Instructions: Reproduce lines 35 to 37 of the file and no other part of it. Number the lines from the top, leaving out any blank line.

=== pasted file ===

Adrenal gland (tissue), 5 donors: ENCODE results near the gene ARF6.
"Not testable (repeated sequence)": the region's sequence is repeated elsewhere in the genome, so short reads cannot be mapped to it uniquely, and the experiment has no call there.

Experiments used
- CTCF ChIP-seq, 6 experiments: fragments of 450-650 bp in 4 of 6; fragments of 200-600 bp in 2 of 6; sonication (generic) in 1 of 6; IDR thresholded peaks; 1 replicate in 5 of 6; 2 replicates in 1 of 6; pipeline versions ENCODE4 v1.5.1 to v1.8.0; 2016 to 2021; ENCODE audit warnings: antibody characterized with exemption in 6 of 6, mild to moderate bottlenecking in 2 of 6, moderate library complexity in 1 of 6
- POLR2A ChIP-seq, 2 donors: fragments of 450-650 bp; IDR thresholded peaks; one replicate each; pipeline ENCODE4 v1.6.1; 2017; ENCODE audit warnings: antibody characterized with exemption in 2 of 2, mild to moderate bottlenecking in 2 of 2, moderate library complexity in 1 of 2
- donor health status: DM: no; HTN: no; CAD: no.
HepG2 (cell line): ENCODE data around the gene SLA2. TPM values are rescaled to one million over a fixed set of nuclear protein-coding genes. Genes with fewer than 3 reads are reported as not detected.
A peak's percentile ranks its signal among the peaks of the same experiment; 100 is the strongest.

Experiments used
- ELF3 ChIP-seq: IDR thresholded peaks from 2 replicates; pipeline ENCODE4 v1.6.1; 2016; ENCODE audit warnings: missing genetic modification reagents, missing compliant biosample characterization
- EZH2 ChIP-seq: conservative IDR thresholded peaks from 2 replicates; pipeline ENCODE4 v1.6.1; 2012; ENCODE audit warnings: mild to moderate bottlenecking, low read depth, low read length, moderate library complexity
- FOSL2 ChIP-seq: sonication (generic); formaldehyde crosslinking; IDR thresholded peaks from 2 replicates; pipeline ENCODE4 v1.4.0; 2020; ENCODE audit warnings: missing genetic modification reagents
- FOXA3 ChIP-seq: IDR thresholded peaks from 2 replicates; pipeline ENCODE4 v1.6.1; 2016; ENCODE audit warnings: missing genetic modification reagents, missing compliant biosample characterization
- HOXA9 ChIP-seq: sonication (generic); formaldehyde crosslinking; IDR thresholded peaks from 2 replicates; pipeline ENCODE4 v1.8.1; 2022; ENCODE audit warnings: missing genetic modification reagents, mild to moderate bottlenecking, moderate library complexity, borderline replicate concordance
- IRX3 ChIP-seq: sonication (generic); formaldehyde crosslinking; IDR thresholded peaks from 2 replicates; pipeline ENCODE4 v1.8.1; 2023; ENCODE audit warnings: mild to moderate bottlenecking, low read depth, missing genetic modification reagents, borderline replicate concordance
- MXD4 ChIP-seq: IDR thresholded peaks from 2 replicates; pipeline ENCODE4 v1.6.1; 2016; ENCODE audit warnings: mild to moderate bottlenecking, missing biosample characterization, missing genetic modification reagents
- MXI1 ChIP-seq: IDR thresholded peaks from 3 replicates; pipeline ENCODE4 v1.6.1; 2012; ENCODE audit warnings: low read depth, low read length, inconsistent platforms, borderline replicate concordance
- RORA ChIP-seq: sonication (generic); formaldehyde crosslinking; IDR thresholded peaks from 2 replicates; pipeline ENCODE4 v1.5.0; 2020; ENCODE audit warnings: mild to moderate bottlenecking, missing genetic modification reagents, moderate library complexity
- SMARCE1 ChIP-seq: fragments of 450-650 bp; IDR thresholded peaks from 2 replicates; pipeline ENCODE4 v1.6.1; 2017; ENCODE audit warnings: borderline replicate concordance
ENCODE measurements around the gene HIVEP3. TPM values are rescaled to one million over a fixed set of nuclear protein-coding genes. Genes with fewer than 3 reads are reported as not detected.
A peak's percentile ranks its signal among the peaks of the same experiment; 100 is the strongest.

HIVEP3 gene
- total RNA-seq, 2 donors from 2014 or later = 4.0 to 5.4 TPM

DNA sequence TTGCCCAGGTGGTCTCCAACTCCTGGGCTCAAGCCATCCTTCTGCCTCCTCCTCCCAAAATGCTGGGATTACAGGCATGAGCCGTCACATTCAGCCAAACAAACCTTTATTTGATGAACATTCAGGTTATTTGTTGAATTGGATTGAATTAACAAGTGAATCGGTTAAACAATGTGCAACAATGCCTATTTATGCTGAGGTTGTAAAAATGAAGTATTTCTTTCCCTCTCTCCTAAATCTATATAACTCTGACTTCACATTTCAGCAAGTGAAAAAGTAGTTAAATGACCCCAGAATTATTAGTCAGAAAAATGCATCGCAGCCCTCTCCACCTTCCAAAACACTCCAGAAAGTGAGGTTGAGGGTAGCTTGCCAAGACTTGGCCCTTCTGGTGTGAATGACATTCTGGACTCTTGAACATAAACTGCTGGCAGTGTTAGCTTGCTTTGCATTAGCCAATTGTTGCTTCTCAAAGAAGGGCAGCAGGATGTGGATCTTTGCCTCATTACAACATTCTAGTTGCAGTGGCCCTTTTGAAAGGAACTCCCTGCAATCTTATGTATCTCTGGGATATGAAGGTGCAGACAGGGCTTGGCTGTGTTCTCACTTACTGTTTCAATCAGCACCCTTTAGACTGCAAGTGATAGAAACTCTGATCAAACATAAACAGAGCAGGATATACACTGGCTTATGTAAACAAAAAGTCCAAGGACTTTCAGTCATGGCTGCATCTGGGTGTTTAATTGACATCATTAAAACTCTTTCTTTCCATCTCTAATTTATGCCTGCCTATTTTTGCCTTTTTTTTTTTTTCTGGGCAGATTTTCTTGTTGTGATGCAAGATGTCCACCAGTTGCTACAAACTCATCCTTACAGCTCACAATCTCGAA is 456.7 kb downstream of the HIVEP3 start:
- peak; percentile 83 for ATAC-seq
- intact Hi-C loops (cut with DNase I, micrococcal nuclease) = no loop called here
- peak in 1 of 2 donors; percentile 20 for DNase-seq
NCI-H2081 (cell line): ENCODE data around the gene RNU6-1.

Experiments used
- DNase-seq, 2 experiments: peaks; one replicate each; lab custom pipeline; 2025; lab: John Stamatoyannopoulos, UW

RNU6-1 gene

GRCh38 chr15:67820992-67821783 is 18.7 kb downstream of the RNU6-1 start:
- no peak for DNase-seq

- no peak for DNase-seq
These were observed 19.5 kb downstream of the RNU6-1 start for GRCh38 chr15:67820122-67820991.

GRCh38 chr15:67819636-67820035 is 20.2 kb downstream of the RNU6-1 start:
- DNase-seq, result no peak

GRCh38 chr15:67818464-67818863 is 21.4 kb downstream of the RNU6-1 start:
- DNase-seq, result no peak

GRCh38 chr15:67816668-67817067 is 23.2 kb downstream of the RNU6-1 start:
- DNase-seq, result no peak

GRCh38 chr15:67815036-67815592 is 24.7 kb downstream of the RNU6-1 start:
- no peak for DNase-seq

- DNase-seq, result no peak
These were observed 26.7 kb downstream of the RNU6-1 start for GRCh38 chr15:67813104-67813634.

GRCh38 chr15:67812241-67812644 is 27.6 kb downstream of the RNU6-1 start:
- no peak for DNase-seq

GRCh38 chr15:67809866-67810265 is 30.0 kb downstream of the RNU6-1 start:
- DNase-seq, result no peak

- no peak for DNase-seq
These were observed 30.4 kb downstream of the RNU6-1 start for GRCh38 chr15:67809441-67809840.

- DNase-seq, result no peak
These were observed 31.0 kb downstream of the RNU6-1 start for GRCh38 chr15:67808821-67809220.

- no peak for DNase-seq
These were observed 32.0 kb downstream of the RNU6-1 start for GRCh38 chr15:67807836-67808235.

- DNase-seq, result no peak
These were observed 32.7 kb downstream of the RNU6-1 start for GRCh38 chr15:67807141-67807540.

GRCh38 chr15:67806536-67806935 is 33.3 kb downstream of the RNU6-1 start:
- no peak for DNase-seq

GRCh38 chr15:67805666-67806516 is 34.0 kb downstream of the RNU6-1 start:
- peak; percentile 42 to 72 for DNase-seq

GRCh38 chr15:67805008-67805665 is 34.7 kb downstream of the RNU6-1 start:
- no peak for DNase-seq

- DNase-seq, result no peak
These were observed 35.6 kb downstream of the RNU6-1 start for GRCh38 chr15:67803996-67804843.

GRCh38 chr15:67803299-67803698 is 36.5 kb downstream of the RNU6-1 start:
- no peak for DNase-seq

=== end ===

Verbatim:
These were observed 19.5 kb downstream of the RNU6-1 start for GRCh38 chr15:67820122-67820991.

GRCh38 chr15:67819636-67820035 is 20.2 kb downstream of the RNU6-1 start:
- DNase-seq, result no peak